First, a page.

This summary is based on a talk from the CADE Tech Policy Workshop: New Challenges for Regulation in late 2019. The speaker, Guillaume Chaslot, previously worked at YouTube and had first hand experience with the design of the algorithms driving the platform and its unintended negative consequences. In the talk he explores the incentive misalignment, the rise of extreme content, and some potential solutions.
On YouTube everyday, more than a billion hours of video are watched everyday where approximately 70% of those are watched by automated systems that then provide recommendations on what videos to watch next for human users in the column on the side. There are more than 2 billion users on the YouTube platform so this has a significant impact on what the world watches. Guillaume had started to notice a pattern in the recommended videos which tended towards radicalizing, extreme and polarizing content which were underlying the upward trend of watch times on the platform. On raising these concerns with the team, at first there were very few incentives for anyone to address issues of ethics and bias as it related to promoting this type of content because they feared that it would drive down watch time, the key business metric that was being optimized for by the team. So maximizing engagement stood in contrast to the quality of time that was spent on the platform.
The vicious feedback loop that it triggered was that as such divisive content performed better, the AI systems promoted this to optimize for engagement and subsequently content creators who saw this kind of content doing better created more of such content in the hopes of doing well on the platform. The proliferation of conspiracy theories, extreme and divisive content thus fed its own demand because of a misguided business metric that ignored social externalities. Flat earthers, anti-vaxxers and other such content creators perform well because the people behind this content are a very active community that spend a lot of effort in creating these videos, thus meeting high quality standards and further feeding the toxic loop. Content from people like Alex Jones and Trump tended to perform well because of the above reasons as well.
Guillaume’s project AlgoTransparency essentially clicks through video recommendations on YouTube to figure out if there are feedback loops. He started this with the hopes of highlighting latent problems in the platforms that continue to persist despite policy changes, for example with YouTube attempting to automate the removal of reported and offensive videos. He suggests that the current separation of the policy and engagement algorithm leads to problems like gaming of the platform algorithm by motivated state actors that seek to disrupt democratic processes of a foreign nation. The platforms on the other hand have very few incentives to make changes because the type of content emerging from such activity leads to higher engagement which ultimately boosts their bottom line. He recommends having a combined system that can jointly optimize for both thus helping to minimize problems like the above. A lot of the problems are those of algorithmic amplification rather than content curation. Many metrics like number of views, shares, and likes don’t capture what needs to be captured. For example, the types of comments, reports filed, and granularity of why those reports are filed. That would allow for a smarter way to combat the spread of such content. However, the use of such explicit signals compared to the more implicit ones like number of views comes at the cost of breaking the seamlessness of the user experience. Again we run into the issue of a lack of motivation on part of the companies to do things that might drive down engagement and hurt revenue streams.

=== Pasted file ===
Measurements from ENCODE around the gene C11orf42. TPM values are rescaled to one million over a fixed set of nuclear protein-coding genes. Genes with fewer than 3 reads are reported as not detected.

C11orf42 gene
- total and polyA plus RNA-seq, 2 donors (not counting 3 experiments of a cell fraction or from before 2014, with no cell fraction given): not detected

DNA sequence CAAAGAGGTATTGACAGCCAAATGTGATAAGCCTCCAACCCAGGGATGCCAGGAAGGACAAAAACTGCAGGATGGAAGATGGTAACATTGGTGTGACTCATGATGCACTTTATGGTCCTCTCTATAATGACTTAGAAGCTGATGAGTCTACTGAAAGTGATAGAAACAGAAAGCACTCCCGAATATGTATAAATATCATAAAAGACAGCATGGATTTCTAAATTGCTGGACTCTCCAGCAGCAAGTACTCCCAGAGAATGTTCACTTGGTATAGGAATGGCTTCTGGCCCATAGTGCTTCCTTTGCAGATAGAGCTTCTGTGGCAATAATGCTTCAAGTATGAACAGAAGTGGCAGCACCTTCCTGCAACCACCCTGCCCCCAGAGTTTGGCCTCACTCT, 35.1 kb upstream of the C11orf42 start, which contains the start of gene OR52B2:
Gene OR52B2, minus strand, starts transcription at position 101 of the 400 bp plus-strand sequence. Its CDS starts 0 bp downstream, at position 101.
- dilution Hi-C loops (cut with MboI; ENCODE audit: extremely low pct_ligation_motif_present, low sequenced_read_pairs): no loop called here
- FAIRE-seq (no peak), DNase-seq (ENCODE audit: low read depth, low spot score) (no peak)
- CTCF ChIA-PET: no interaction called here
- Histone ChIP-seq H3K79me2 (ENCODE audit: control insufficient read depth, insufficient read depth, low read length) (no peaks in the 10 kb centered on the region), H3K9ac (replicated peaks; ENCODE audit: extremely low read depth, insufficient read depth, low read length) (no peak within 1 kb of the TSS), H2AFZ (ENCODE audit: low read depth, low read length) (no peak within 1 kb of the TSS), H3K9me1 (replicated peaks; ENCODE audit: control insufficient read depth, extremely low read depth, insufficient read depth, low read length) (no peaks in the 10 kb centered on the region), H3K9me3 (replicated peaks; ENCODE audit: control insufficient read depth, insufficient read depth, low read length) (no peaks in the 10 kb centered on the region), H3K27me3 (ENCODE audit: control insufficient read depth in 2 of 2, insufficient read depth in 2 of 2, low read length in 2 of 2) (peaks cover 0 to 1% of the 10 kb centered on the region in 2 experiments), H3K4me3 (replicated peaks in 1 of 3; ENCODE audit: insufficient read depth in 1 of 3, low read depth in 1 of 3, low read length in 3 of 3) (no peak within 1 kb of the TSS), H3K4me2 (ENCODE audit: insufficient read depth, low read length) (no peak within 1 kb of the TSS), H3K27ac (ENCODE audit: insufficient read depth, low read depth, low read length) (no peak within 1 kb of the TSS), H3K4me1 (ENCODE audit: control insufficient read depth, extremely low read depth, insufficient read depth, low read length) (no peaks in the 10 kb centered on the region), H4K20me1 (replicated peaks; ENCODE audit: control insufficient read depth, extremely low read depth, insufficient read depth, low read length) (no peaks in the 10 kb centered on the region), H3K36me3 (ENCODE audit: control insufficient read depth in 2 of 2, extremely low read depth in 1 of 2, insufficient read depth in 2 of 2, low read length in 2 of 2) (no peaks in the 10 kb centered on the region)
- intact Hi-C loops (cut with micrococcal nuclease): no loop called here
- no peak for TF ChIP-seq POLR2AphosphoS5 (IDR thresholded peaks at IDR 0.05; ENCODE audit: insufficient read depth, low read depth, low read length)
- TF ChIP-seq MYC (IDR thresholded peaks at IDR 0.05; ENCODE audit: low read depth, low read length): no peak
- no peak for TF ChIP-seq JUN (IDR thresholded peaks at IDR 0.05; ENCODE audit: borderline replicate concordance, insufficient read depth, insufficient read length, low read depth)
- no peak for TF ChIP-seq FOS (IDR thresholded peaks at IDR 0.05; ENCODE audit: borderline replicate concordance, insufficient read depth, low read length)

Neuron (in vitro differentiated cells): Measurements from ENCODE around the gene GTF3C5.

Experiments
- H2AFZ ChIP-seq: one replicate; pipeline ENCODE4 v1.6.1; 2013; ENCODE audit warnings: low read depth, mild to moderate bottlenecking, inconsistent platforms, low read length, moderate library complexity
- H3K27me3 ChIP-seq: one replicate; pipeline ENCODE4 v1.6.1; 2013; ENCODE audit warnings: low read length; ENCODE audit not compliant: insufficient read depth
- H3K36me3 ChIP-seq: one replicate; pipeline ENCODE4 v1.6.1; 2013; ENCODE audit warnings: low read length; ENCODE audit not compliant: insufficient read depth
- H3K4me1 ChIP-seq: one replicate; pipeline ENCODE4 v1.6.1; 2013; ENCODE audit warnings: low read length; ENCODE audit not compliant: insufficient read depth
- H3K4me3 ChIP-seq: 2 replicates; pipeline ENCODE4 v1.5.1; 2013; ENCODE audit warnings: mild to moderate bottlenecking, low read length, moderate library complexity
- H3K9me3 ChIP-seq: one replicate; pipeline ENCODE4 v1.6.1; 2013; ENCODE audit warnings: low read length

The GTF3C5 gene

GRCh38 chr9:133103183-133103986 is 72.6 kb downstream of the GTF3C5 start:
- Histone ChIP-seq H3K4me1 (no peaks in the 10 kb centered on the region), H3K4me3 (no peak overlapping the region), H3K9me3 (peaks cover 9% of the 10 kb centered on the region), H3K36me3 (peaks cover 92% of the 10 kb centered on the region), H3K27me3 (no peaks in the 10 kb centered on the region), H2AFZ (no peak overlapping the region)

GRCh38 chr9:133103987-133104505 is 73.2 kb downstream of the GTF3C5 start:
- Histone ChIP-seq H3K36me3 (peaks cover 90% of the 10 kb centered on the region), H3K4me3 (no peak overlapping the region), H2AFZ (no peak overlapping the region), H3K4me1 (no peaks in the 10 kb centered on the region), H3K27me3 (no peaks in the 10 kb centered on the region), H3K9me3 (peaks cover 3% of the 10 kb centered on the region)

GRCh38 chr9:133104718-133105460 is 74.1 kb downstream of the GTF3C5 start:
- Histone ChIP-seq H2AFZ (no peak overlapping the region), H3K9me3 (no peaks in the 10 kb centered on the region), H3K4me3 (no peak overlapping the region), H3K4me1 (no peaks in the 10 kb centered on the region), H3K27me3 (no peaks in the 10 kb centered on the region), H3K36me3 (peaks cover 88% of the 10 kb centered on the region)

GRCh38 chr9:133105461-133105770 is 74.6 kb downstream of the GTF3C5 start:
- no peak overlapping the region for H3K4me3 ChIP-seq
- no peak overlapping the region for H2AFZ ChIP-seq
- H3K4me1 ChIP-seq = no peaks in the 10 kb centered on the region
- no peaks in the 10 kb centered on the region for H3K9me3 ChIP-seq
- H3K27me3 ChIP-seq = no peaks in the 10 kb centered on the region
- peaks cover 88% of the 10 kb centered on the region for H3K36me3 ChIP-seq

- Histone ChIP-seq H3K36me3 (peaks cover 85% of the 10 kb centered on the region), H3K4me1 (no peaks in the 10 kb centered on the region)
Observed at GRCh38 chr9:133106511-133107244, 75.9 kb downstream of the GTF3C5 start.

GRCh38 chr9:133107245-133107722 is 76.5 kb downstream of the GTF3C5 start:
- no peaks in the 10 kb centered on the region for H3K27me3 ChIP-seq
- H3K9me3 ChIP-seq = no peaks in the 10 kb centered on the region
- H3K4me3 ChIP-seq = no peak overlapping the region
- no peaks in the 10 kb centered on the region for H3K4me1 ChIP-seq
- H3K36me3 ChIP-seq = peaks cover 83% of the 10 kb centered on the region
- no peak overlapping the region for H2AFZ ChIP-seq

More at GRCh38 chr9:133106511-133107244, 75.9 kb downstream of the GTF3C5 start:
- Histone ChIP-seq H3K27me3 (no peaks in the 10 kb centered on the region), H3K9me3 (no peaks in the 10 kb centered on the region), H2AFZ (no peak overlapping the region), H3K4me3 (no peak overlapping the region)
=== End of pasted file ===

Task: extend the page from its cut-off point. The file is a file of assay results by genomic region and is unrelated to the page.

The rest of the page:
The talk gives a few more examples of how people figured out ways to circumvent checks around the reporting and automated take-down mechanisms by disabling comments on the videos which could previously be used to identify suspicious content. An overarching recommendation made by Guillaume in better managing a more advanced AI system is to understand the underlying metrics that the system is optimizing for and then envision scenarios of what would happen if the system had access to unlimited data.
Thinking of self-driving cars, an ideal scenario would be to have full conversion of the traffic ecosystem to one that is autonomous leading to fewer deaths but during the transition phase, having the right incentives is key to making a system that will work in favor of social welfare. If one were to imagine a self-driving car that shows ads while the passenger is in the car, it would want to have a longer drive time and would presumably favor longer routes and traffic jams thus creating a sub-optimal scenario overall for the traffic ecosystem. On the other hand, a system that has the goal of getting from A to B as quickly and safely as possible wouldn’t fall into such a trap. Ultimately, we need to design AI systems such that they help humans flourish overall rather than optimize for monetary incentives which might run counter to the welfare of people at large.